Streams

 

Civil Rights Movement

To the Best of Our Knowledge

BookMark: Charles Duhigg on "The Children"

Sunday, January 18, 2015

Charles Duhigg bookmarks "The Children" by David Haberstam.

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To the Best of Our Knowledge

On Our Minds: The Great Migration

Sunday, January 18, 2015

Martin Luther King Jr. Day has us thinking about America's Great Migration -- the epic struggle for freedom that saw six million people migrate north from the southern states before the civil rights era.  So we're revisiting Steve Paulson's conversation with Isabel Wilkerson re. her book, "The Warmth of Other Suns."

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Specials

The Tavis Smiley Show: Memories of the Movement

Friday, February 14, 2014

The years of the Civil Rights Movement are counted among the most volatile, yet vibrant, in American history. In our Black History month special, Memories of the Movement, The Tavis Smiley Show celebrates the courage, conviction and commitment of the everyday people who made extraordinary contributions to American social progress. Memories of the Movement features poignant, humorous, unheard or little known stories from.

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American RadioWorks

Say It Loud: Great Speeches on Civil Rights and African American Identity

Sunday, February 17, 2013

This American RadioWorks program traces the last half-century of black history through stirring, historically important speeches by African Americans from across the political spectrum and illuminates the ideas and debates pulsing through the black freedom struggle from the 1960s to the present.

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State of the Re:Union

State of the Re:Union- Who Is This Man?

Saturday, February 09, 2013

Dr. Martin Luther King Jr.’s “I have a Dream” speech has become the shorthand of the Civil Rights Movement-- but we might never have heard it, if it were not for another man, who’s largely been forgotten by history: Bayard Rustin. In this program hour, we explore the life and legacy of Mr. Rustin, a black, gay, Quaker who brought Gandhian non-violent protest to the Civil Rights movement in America.

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WNYC News

Teachers Trade Tips on Teaching MLK

Friday, January 13, 2012

Six teachers from a range of schools share tips for inspiring a new generation of students and the challenges they face. The teachers are: Romero Ross (first grade teacher at Achievement First charter school in East New York, Brooklyn) Keith Christiansen (literacy teacher at M.S. 88 in Brooklyn) Luciano D’Orazio (social studies coordinator at P.S. 150 South Bronx) Katy Ulrich (first grade teacher Achievement First charter in Bushwick, Brooklyn) and Karen Zaidberg (sixth grade at Manhattan Country Day School) Duane Williamson (ninth grade English at Pathways in Technology Early College High School in Crown Heights, Brooklyn).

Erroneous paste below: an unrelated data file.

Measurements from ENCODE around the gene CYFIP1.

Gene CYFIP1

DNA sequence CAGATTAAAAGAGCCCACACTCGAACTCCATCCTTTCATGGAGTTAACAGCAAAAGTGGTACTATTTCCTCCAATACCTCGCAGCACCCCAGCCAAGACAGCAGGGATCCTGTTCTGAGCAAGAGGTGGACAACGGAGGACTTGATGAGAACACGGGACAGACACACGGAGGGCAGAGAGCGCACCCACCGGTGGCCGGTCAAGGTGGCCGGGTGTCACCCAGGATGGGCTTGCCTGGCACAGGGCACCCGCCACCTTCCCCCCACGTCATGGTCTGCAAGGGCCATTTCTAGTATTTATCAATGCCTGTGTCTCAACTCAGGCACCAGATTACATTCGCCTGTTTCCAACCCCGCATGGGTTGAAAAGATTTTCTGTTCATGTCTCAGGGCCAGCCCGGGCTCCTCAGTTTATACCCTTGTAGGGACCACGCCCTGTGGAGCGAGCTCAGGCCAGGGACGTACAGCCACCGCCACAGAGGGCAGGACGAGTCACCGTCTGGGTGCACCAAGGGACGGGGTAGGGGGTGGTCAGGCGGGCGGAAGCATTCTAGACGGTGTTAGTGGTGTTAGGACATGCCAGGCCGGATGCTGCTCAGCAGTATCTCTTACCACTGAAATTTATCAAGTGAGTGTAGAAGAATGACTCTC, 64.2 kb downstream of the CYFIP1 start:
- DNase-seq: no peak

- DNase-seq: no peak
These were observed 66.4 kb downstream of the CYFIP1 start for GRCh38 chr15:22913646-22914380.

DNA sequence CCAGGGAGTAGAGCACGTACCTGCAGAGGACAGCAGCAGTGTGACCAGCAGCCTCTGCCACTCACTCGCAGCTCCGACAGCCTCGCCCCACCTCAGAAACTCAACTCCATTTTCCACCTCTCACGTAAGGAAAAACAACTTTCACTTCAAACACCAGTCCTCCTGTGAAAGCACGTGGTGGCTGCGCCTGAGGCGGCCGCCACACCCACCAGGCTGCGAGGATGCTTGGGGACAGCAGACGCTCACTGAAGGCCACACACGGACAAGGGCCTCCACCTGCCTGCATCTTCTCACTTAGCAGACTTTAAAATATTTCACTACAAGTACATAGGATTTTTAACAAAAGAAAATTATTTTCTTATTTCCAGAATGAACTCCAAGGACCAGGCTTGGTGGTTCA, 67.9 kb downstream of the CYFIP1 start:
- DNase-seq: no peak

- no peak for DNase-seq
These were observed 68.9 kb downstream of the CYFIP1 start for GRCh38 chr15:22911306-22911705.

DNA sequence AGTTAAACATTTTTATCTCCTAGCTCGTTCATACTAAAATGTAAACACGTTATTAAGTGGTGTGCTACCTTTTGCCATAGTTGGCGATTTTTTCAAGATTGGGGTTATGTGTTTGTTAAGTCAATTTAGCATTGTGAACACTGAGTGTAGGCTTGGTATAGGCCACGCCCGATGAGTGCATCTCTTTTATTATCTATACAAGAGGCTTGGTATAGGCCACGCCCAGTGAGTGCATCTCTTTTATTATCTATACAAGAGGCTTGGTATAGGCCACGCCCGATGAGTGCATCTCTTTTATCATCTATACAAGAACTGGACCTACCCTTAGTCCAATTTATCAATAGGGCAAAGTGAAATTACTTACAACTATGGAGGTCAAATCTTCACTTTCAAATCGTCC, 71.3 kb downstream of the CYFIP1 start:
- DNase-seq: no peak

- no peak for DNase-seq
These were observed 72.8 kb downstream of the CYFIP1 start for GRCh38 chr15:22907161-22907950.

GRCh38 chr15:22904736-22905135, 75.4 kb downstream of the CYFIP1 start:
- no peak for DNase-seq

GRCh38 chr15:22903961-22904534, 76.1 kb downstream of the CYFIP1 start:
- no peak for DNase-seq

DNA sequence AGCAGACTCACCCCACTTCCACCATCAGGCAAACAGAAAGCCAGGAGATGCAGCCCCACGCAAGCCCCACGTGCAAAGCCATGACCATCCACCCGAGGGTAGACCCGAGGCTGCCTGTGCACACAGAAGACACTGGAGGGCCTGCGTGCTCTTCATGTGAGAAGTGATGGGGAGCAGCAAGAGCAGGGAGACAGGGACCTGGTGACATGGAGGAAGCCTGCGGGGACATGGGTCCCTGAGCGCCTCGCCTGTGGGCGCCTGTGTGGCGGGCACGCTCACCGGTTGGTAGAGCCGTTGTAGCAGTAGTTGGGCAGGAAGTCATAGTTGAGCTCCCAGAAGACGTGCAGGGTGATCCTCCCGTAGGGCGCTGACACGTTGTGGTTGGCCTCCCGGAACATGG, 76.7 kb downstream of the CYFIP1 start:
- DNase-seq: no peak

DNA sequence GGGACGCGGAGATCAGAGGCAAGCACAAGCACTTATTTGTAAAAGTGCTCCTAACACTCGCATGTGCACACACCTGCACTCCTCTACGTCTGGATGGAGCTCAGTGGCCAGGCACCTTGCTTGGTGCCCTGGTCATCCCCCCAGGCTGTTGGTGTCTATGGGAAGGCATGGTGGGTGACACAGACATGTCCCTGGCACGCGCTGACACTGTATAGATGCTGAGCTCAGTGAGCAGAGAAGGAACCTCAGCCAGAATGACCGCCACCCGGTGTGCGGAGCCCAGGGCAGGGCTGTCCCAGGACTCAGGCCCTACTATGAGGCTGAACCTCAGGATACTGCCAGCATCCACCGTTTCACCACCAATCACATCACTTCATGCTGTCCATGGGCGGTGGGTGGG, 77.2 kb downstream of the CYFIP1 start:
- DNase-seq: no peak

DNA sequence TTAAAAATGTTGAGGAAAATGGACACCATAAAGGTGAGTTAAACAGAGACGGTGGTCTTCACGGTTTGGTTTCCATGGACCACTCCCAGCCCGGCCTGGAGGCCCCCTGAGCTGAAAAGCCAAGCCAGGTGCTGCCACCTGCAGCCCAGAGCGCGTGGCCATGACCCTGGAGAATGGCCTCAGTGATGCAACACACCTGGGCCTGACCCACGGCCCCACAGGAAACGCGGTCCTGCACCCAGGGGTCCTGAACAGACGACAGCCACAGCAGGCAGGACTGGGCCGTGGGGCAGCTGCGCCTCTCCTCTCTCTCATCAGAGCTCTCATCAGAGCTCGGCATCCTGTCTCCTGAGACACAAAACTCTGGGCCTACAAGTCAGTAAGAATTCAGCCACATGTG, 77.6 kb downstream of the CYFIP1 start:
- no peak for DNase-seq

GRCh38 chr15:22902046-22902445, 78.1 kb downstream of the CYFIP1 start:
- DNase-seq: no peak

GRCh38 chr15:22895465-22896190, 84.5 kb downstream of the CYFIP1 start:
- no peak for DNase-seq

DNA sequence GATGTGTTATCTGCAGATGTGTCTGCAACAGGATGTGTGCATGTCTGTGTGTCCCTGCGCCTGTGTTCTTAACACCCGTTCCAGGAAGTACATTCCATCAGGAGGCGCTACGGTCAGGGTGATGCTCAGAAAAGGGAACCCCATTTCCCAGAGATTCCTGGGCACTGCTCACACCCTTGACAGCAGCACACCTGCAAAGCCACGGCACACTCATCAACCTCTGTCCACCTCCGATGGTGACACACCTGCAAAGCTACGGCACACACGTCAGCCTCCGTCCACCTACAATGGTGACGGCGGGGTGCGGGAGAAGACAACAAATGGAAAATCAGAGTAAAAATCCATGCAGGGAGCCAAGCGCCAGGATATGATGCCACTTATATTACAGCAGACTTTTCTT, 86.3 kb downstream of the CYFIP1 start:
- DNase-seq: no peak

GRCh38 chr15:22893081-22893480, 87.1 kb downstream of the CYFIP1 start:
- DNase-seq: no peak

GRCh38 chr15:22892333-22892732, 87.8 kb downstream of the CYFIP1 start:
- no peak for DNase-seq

Listen to their conversation about their favorite Martin Luther King Jr. and Black History month-related lessons here:

 

 

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The Brian Lehrer Show

Context and a Movie: "The Help"

Thursday, August 11, 2011

The Help, based on the popular book by the same name, opened in movie theaters yesterday. Sheri Parks, professor of American studies at the University of Maryland and author of Fierce Angels: The Strong Black Woman in American Life and Culture, and David Edelstein, film critic for New York magazine and NPR's Fresh Air, provide historical and cultural context for the book and new feature film.

Listeners: Did you see the movie yet? Did you read the book? What are your thoughts about "The Help"? Call us or comment here!

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The Takeaway

46 Years Later: Justice for a Civil Rights Murder Victim

Thursday, January 13, 2011

The American South caught political fire in 1964. Activism by local African-American organizations and college students from the North led to brutal murders at the hands of white Southerners. But many of the victims of the Civil Rights Movement were not members of political organizations or student committees. Louisiana native, Frank Morris, a Black shoe store owner who was burned alive by two white men in 1964, suffered simply because he was independent and served a racially mixed clientele.

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The Takeaway

Do a Civil Rights Photographer's FBI Ties Complicate His Legacy?

Thursday, September 16, 2010

Ernest Withers was a civil rights-era photojournalist who had access to some of the highest levels of the movement; over the weekend, we learned that Withers may have used his extraordinary access to sell information to the FBI, perceived enemies of the movement’s leaders.  

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